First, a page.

Addressing the Sembawang GRC Youth Executive Committee, Khaw rattled off a series of statistics:
- 45,000 HDB rental flats, including one-room ($26/month) and two-room ($275/month)
- 5,000 new rental flats by next year
- 8 months waiting time for a rental flat (21 months in 2008)
- $1,500 montly income ceiling for applicant households
What Khaw did not address was the affordability of new purchase flats, and whether they will still be priced at 30 year repayment levels. The market is already bracing for the price softening impact of the record 25,000 new flats to be built this year. Khaw had simply asked HDB to build "ahead of order", a departure from Mah's instruction to call for construction tender only if orders have been received for at least 70 percent of the units launched.
Even the alternative political parties were treading carefully on this issue at the elections. At stake is the one million existing HDB flat owners, most of whom have been fleeced by the mark-to-market pricing policy. Those who paid $300,000++ for a flat would hate to find out that it's worth only $200,000, the difference being what The Valuer posted to the reserves. Maybe they aren't that greedy, but the truth can only be told if Khaw opens up the HDB books for transparent accounting. Like finally telling us the $8 bill for the heart bypass was closer to $25,000.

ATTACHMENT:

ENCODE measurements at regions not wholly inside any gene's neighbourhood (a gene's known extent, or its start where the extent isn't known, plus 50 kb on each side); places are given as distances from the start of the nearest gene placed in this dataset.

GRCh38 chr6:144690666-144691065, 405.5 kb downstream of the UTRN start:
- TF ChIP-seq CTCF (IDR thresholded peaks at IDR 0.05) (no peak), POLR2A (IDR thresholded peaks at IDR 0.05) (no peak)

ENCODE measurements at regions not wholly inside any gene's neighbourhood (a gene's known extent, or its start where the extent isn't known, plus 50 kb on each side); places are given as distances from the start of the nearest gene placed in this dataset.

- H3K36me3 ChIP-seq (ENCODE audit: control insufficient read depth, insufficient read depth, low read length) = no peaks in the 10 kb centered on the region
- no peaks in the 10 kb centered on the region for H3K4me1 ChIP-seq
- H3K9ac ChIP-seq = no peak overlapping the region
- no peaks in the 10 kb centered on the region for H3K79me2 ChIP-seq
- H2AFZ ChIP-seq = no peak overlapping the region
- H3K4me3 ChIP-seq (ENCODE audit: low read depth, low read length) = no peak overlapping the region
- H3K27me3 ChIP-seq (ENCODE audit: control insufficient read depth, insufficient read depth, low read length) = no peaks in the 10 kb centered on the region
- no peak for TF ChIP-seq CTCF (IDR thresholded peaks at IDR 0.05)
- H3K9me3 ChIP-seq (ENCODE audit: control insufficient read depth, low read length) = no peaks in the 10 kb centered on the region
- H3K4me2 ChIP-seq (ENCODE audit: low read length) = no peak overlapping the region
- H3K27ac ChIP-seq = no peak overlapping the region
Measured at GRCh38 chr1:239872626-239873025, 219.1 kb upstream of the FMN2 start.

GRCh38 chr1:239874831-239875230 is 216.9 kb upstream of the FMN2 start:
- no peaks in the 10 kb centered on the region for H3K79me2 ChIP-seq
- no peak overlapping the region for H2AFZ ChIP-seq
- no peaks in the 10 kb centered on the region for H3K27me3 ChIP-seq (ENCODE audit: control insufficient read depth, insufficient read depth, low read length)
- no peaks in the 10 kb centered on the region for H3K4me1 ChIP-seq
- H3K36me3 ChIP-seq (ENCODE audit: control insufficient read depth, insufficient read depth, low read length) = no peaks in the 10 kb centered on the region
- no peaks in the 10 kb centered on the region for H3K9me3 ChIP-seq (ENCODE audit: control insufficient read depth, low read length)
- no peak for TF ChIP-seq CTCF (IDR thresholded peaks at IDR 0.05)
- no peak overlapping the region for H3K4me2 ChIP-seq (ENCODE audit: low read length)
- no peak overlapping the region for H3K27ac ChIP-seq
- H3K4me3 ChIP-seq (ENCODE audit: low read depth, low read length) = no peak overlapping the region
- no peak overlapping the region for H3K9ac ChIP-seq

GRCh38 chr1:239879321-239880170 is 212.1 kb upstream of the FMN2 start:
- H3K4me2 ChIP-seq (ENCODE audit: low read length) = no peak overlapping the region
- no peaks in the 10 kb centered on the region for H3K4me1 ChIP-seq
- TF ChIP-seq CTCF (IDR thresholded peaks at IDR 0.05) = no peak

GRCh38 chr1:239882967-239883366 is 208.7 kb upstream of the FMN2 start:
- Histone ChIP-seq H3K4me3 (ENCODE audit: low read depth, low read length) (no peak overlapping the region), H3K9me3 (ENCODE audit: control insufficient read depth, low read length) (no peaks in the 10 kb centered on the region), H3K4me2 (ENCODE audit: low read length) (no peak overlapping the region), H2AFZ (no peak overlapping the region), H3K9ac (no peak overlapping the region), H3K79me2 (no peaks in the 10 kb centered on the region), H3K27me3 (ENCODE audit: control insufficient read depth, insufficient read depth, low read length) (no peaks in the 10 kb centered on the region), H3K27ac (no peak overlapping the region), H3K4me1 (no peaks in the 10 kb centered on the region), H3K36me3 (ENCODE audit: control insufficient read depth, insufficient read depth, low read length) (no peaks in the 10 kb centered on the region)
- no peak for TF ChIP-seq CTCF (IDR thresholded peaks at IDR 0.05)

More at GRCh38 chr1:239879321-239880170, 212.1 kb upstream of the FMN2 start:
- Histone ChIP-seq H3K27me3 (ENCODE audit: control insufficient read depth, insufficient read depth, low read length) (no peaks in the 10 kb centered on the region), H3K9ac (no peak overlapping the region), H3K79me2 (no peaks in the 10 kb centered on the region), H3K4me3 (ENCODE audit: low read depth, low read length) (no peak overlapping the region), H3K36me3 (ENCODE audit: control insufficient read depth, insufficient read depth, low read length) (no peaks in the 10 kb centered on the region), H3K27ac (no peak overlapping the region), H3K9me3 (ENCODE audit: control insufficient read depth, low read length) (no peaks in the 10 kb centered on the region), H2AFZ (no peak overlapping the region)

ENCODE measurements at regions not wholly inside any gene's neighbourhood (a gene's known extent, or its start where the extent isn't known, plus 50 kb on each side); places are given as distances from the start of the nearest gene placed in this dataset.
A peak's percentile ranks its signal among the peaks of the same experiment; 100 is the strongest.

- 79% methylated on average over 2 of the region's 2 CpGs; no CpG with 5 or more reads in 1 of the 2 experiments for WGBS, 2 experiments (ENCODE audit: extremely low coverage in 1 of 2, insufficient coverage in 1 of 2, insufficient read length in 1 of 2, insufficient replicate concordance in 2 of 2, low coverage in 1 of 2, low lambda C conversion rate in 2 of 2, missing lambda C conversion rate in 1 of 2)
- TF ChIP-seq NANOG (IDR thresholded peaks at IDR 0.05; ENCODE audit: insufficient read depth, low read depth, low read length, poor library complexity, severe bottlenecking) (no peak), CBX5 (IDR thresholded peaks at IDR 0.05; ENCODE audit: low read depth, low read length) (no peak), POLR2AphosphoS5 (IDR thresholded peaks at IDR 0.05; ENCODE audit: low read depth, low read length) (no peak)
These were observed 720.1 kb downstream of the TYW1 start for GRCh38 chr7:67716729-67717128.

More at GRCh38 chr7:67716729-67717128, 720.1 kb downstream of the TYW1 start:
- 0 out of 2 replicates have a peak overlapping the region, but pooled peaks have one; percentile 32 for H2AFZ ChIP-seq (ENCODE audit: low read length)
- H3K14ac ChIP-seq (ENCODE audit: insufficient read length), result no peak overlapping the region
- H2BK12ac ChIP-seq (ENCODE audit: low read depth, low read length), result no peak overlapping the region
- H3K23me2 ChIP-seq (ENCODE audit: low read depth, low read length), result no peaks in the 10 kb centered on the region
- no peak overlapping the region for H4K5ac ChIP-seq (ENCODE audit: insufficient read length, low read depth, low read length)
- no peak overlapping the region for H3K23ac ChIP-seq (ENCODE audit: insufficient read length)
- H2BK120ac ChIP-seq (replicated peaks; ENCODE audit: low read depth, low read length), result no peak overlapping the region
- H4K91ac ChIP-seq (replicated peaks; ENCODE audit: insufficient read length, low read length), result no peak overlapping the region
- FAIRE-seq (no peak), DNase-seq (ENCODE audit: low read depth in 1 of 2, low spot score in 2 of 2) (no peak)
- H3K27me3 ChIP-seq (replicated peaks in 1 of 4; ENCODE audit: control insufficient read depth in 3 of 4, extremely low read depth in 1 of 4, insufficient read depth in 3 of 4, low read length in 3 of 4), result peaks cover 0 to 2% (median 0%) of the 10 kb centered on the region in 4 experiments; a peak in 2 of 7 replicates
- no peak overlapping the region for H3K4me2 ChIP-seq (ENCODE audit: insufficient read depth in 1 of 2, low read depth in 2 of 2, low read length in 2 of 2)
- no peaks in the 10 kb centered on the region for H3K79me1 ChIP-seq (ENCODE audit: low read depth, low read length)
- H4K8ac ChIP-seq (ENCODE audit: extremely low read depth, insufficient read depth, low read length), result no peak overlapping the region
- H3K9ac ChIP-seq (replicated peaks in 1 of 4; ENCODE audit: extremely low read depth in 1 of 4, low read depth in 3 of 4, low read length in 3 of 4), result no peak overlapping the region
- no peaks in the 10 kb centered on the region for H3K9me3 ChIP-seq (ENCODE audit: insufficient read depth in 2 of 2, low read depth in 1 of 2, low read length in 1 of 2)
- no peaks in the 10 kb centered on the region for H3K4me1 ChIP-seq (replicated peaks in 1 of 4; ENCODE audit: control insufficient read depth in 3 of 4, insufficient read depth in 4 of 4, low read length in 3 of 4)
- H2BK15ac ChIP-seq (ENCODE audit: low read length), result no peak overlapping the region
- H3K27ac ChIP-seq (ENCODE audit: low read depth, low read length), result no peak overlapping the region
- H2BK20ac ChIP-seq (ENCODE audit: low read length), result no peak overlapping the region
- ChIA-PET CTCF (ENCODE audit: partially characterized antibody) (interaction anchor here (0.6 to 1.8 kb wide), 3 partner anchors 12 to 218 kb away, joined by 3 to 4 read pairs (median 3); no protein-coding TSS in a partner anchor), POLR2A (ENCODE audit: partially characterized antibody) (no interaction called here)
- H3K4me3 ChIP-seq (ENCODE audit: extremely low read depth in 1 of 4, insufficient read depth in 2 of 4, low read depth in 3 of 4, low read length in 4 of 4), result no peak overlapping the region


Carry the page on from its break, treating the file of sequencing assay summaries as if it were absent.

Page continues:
Khaw also told the 230 youths who attended the dialogue session that stiff competition posed by foreigners is a reality youths entering the workforce today have to face in a globalised world. The reality is that while foreigners are allowed to displace us from affordable housing units, university places and standing room on trains and buses, the cabinet is immune from the forces of globalisation. Hilary Clinton, or her husband, would more than welcome an opportunity to earn $3.8 million for political office.